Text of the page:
Last night I finished up a tough Pilates class with a young woman who is as fit a person as I’ve ever known in real life. She works out hard, watches her weight, is in her mid-thirties, looks great. Cut biceps, a sculpted back I get to stare at for 45 minutes a week. I’d love to have her posture. I know she works hard at her gym in addition to our classes.
Well, she just returned from a trip to the Keys, in southern Florida, where she spent most of her time in a swimsuit, and had been bothered by some excess fat around her tummy. Just the little bit of fat around her tummy that she can’t seem to diet or exercise off, no matter how hard she tries.
She says she doesn’t want to be obsessive about her body, but this fat isn’t fair.
Trust me, this woman strikes me as not at all the obsessive type. Bright, frank, funny, hardworking about her fitness, but not over the top about it. She enjoys her workouts. So, I had to agree with her on one point. She doesn’t deserve a fluffy tummy. No, it isn’t fair.
But I’m not sure that fluff of hers is fat.
I remembered the discussions I’ve heard about “false fat,” a term coined by Dr. Elson Haas for the edemous tissue bloating, especially around the abdomen, that we can get as a response to a number of things, including many illnesses, of course.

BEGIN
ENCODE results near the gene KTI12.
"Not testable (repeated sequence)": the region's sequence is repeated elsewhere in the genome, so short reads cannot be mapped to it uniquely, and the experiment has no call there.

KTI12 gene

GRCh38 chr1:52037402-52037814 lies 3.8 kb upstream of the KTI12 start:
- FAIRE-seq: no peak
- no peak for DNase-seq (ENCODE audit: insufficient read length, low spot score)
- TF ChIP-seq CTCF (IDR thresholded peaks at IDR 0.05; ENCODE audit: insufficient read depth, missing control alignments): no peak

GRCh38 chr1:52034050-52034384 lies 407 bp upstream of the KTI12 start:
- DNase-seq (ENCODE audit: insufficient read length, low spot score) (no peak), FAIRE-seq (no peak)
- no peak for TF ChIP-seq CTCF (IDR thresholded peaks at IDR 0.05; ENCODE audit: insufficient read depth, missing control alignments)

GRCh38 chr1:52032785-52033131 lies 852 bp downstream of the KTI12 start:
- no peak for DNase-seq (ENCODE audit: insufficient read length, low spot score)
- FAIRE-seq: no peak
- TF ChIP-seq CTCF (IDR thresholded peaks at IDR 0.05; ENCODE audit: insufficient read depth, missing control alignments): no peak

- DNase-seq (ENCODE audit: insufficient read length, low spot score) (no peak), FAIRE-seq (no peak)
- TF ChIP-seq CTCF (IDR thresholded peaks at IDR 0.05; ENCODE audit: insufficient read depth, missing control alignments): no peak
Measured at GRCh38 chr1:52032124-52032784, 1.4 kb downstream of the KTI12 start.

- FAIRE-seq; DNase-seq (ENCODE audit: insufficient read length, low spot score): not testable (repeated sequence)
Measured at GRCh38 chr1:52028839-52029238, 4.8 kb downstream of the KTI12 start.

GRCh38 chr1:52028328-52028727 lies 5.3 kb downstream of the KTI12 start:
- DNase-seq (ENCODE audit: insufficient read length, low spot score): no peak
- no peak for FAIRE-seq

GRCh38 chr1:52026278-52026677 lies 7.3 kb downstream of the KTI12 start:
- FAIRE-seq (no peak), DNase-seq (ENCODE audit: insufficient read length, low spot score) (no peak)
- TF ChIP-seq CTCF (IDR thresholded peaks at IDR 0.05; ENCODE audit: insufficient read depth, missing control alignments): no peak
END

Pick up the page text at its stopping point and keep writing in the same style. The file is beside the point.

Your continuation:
Haas and many nutritionists link this bloating to food sensitivities. Many, many people can’t tolerate one or several types of food that they eat every day, either directly or through the by-products added to packaged foods. The most common foods that cause all sorts of terrible symptoms in many people are wheat, sugar, eggs, corn and all its by products, cow milk, soy products, peanuts, chocolate, fermented foods, and MSG.
Being a migraineur, I know I have to avoid many of these foods. Trial and pain tell me as much. I don’t automatically react to all of them, but when I’m tipping toward a migraine, many of these will send me right over the edge.
Besides headache, common symptoms for food sensitivities include craving that very food, general irritability, depression, digestive problems, chronic sinus congestion, and exhaustion. People with food sensitivities often experience abdominal bloating, and, says Haas, metabolic disturbances that cause weight gain.
Haas’ book lays out a plan for discovering if you are sensitive to any food types, and offers ways of dealing with eliminating the offending foods from your way of eating.
One way migraneurs discover their sensitivities is by following a standard elimination diet. See the link below. You take away all the likely culprits, then add one back at a time, every three days or so, while tracking your symptoms. This is a good thing to do for yourself when you have a week or so to really focus on how you feel and track any changes in your symptoms.
So, back to the Pilates studio. I raised the subject of food sensitivity with my young friend, who immediately said, “Oh Dairy. I know I’m sensitive to dairy, but I love cheese, and eat it every day.”
We explored the idea of her giving up all milk products for a couple of weeks, just to see what would happen. Maybe then discovering other cheeses she might like as well made from goat’s milk, for instance. She’ll experiment with it. I’m hoping it works. She deserves to lose that little fluff.
Good luck with your fluff,